Re: training films (*warning* long response)

Subject: Re: training films (*warning* long response)
From: "Christopher M. Fisher" <Christopher_M_Fisher -at- ANDERSEN -dot- COM>
Date: Tue, 6 Sep 1994 12:02:34 CS

Linda McPhee asks:
> If you've ever worked on/made instructional films for
> industry, what was your biggest problem?

The *biggest* problem? Gosh. There are so many to choose from ...

The specific problems that any filmmaker encounters depend on many factors, but
these are some of the most important ones (IMNSHO):

o How much of the actual filmmaking you want/need to control
o The scope of the project: budget, content, etc.
o The level of stakeholder involvement

(Note: for the purposes of this discussion, I'm going to use the word "film" in
a generic sense that can also stand for video. I do not believe that the two
media are equal or interchangable, but that's a subject for another post.)

Some guidelines for alleviating problems in these areas:

[LEVEL OF CONTROL]: In most cases, you should strongly consider hiring a
production team to manage all of the nuts-and-bolts work (camera operation,
lighting, post-production, etc.) If you don't hire a production team for
whatever reason, recognize your limitations (e.g. single camera angle, limited
editing facilities, poor graphics capability) and let your stakeholders know
about them up front to alleviate any 11th-hour disappointment.

If you do hire a team, *always* check credentials and references. Hiring a
group of experienced professionals will eat up your budget pretty quickly, but
it will be even more expensive to salvage your project after a botched
production. Don't be afraid to ask questions or request changes; you will
certainly get a few exasperated looks from the production team, but *never*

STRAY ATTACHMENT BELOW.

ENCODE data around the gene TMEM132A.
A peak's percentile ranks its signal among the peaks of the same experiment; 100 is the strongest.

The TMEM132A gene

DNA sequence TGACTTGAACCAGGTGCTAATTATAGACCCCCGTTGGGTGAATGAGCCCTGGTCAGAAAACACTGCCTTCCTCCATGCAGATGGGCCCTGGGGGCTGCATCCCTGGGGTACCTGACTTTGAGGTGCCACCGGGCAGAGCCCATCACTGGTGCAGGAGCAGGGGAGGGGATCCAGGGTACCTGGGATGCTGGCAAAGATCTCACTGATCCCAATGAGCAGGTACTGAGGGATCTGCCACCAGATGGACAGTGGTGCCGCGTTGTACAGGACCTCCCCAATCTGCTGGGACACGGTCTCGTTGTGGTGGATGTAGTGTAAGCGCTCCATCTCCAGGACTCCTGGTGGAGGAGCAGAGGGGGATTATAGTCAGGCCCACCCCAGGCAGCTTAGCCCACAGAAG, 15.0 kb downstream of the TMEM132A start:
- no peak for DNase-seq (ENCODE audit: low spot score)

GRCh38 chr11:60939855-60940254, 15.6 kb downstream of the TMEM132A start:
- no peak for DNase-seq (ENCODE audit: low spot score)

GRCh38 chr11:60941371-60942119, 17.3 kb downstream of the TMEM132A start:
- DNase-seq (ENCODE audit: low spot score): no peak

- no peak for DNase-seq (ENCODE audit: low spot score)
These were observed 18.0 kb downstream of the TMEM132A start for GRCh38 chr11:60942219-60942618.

just let them say "relax, you just don't understand what we're doing." (During
one on-site shoot, the director actually told me that I should go away and ask
my questions after the shoot was over! Because I *didn't* follow his advice, I
saved several thousand dollars that would have been needed to re-shoot the

[SCOPE]: Before you do anything else, determine (1) how much detail you'll need
to give your audience, (2) how sophisticated the finished product should look,
and (3) how much money is available. If any of these factors don't seem
compatible (e.g. your boss wants to see the next Ben Hur produced on a $5,000
budget), manage your stakeholders' expectations early.

[STAKEHOLDER INVOLVEMENT]: Establish a clear review/update schedule early in
the planning process, and communicate this schedule to all stakeholders. Be
sure to emphasize cut-off dates for script review, graphics production, etc.,
and explain how much it will cost to make changes after these dates.

Linda, I hope this information is what you were looking for; I got a little
carried away on the old brevity front (once again 8^). You'll notice that many
of these points are medium-generic, and can generally be applied to any
communication project; if you're looking for more specific film-related
information, let me know.

Christopher Fisher
Communication Specialist cfisher -at- andersen -dot- com
Andersen Consulting
"'The question is,' said Alice, 'whether you _can_ make words
mean so many different things.' 'The question is,' said Humpty
Dumpty, 'which is to be master--that's all.'" --Lewis Carroll

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